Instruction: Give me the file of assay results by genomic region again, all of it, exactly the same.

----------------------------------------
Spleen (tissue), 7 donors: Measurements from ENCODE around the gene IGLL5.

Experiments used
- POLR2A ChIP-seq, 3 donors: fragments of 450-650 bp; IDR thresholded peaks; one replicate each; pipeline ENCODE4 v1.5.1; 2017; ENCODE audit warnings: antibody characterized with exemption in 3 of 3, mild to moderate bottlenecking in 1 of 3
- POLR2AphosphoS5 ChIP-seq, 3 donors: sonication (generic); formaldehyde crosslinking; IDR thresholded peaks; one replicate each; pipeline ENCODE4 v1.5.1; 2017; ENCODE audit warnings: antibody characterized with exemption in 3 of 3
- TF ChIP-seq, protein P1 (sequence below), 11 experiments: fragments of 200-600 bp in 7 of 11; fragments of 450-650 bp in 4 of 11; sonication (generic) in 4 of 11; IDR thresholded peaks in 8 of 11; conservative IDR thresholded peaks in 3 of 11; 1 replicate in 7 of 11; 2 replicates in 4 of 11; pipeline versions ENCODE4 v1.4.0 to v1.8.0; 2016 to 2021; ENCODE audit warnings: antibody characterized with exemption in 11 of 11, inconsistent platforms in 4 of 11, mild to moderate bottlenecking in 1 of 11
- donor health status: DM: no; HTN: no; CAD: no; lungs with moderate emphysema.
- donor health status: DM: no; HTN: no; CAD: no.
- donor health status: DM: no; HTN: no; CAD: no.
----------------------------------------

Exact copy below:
Spleen (tissue), 7 donors: Measurements from ENCODE around the gene IGLL5.

Experiments used
- POLR2A ChIP-seq, 3 donors: fragments of 450-650 bp; IDR thresholded peaks; one replicate each; pipeline ENCODE4 v1.5.1; 2017; ENCODE audit warnings: antibody characterized with exemption in 3 of 3, mild to moderate bottlenecking in 1 of 3
- POLR2AphosphoS5 ChIP-seq, 3 donors: sonication (generic); formaldehyde crosslinking; IDR thresholded peaks; one replicate each; pipeline ENCODE4 v1.5.1; 2017; ENCODE audit warnings: antibody characterized with exemption in 3 of 3
- TF ChIP-seq, protein P1 (sequence below), 11 experiments: fragments of 200-600 bp in 7 of 11; fragments of 450-650 bp in 4 of 11; sonication (generic) in 4 of 11; IDR thresholded peaks in 8 of 11; conservative IDR thresholded peaks in 3 of 11; 1 replicate in 7 of 11; 2 replicates in 4 of 11; pipeline versions ENCODE4 v1.4.0 to v1.8.0; 2016 to 2021; ENCODE audit warnings: antibody characterized with exemption in 11 of 11, inconsistent platforms in 4 of 11, mild to moderate bottlenecking in 1 of 11
- donor health status: DM: no; HTN: no; CAD: no; lungs with moderate emphysema.
- donor health status: DM: no; HTN: no; CAD: no.
- donor health status: DM: no; HTN: no; CAD: no.